The CPR Swiss Guides

February 4th, 2021 2 Minutes
#1901.0050 CPR Swiss Guides – Photos courtesy of Columbia Basin Institute and Golden Museum and Archives

After a deadly accident in August 1896 on Mount Lefroy, the American Appalachian Mountain Club hired its first Swiss guide Peter Sarback, in 1897 to work in the Canadian Rockies. He would guide them on the first ascent of Mount Victoria.

In 1899, the first Swiss guides hired by the CPR were Christian Haesler Sr. and Eduard Feuz Sr. both from Interlaken. In 1900, Karl Schluneggar, Friedrich Michel, and Jacob Mueller joined the team. By 1912, the second generation of guides had arrived with Eduard’s sons Ed jr., Ernst, and Walter Feuz and Haesler’s son Christian jr. as well as Rudolf Aemmer and Christian Bohren. The first of the Swiss guides worked seasonally from May through September, most often based at Mount Stephen House in Field or Glacier House in the Rogers Pass, and then returned to their families in Switzerland.

The Alpine Club of Canada (ACC) was formed in Winnipeg in 1906 by Alfred O. Wheeler and Elizabeth Parker. The first general meeting commenced on March 1906, and the first camp in Yoho was planned for that summer. The CPR supported the ACC, arranging transport and supplying two Swiss guides for the general camp. This would begin a twenty-year relationship between the ACC and the CPR Swiss guides.

In 1912, the CPR built six Swiss-style chalets called the “Edelweiss village” for the guides and their families near Golden, B.C. The original houses still stand at the western entrance to Golden. Many guides would live with their wives and families in Canada year-round, often working as winter caretakers for the CPR hotels and lodges.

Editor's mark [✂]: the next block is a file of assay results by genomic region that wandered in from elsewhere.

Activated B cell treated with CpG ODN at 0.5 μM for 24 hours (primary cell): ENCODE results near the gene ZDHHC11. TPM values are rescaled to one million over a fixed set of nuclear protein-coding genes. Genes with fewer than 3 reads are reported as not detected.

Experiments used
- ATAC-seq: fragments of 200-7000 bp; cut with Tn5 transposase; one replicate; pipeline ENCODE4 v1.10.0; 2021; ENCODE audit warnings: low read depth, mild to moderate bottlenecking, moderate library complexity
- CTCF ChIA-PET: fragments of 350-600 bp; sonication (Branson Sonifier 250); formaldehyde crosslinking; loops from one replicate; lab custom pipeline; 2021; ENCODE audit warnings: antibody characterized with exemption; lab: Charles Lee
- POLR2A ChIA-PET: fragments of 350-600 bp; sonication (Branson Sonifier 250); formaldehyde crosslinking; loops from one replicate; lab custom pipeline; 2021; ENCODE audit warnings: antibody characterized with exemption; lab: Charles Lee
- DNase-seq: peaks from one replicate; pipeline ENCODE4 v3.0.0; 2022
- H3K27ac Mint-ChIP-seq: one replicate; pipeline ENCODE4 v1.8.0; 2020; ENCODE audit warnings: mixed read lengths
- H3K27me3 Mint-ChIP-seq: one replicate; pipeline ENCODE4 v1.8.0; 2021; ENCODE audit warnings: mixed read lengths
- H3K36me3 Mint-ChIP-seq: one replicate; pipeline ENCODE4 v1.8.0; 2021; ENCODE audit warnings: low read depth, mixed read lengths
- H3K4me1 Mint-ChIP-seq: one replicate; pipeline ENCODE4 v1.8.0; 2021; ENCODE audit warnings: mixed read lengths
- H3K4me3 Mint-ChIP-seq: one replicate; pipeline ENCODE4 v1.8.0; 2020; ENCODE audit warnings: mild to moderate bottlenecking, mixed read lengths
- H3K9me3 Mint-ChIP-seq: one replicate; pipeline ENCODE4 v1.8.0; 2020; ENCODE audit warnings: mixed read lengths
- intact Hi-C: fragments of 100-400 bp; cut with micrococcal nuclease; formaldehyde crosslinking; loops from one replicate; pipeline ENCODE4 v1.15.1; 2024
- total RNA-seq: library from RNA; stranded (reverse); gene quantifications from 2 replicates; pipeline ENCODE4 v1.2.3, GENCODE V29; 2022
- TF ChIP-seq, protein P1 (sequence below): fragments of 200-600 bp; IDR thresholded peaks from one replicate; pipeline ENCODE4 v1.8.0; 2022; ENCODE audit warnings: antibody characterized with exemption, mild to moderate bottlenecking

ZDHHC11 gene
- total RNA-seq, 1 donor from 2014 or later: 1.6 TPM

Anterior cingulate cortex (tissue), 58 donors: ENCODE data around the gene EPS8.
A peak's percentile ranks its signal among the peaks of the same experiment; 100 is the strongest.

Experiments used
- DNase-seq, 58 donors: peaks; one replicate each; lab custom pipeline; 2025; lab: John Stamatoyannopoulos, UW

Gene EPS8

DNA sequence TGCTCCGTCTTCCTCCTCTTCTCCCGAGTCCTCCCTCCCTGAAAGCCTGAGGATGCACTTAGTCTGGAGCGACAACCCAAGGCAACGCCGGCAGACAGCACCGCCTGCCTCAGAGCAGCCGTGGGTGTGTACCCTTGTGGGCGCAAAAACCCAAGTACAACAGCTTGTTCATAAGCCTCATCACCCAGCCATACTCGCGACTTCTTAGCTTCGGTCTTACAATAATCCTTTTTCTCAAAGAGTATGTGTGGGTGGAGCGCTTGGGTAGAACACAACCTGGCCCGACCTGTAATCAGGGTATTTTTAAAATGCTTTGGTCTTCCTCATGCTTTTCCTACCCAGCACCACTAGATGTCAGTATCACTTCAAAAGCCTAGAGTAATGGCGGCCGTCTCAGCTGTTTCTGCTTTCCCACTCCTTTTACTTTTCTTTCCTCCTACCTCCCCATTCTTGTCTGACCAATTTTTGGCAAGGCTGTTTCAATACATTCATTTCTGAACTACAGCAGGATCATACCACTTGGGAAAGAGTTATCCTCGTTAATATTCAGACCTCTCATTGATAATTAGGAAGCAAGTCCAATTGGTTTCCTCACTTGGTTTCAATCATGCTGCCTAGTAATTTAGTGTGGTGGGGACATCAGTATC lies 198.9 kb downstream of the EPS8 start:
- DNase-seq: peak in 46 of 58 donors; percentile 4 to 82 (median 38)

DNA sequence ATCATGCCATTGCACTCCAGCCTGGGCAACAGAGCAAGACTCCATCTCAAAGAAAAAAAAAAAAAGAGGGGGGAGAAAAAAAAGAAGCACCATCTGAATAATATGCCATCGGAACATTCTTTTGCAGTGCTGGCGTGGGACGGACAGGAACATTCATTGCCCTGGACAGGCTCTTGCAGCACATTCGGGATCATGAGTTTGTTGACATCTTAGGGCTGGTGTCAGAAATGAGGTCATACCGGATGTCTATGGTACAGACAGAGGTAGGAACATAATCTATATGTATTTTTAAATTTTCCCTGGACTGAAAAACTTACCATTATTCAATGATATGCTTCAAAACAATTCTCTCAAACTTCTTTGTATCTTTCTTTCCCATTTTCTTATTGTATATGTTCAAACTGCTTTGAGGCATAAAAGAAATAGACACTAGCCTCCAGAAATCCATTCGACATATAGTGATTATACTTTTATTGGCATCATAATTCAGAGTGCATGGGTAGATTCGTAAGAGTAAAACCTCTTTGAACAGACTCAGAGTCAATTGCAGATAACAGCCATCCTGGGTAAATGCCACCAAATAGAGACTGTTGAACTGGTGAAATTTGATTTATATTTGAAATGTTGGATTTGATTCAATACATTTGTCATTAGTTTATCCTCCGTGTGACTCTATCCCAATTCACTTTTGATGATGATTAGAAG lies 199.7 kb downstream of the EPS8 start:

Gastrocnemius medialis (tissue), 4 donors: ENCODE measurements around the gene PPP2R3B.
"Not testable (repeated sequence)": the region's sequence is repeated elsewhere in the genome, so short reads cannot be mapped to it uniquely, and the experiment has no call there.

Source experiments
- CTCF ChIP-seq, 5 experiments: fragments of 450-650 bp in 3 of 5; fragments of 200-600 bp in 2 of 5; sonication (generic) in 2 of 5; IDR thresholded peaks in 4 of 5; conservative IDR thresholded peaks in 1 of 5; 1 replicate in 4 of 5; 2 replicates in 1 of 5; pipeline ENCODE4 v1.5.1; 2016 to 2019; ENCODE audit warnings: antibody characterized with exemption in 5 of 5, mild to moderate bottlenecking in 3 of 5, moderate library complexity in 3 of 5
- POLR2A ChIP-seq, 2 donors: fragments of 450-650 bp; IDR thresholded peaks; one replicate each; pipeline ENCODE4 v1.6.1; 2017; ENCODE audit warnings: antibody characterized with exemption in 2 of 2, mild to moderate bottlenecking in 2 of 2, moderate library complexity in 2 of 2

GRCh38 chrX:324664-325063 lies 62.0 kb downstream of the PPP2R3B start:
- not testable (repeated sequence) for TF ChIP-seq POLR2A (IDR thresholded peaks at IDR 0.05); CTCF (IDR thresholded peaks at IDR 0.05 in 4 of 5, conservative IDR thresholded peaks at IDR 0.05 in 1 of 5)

#1901.0039: Mount Stephen House, C.P.R., Field B.C. c.1898
Image courtesy of Columbia Basin Institute and Golden Museum and Archives

By 1925 the CPR Swiss guides had embarked on 250 first ascents in the Canadian Rockies with no fatal accidents. In fact, by the time Walter Perren, the last of the guides under contract with the CPR, was let go in 1954, there had never been a fatality involving guided expeditions. However, in 1939 Nick Morant, a CPR photographer, and guide Christian Haesler jr. were mauled by a mother grizzly near Sherbrooke Lake. Haesler never really recovered and died just over a year later.

The Swiss guides constructed the Abbot Pass hut in 1922 and 1923. The pass and the hut were named in honour of Philip Stanley Abbot, who died during the 1896 ascent of Mount Lefroy. It is still operated by the Alpine Club of Canada and offers accommodation for hikers. Another important building with a Swiss guide connection is the Plain of the Six Glaciers Tea House near Lake Louise, which the CPR built in 1924 under the recommendation of Ed Feuz. The Feuz family would run the Tea House for many years.

It still serves refreshments during the summer months.

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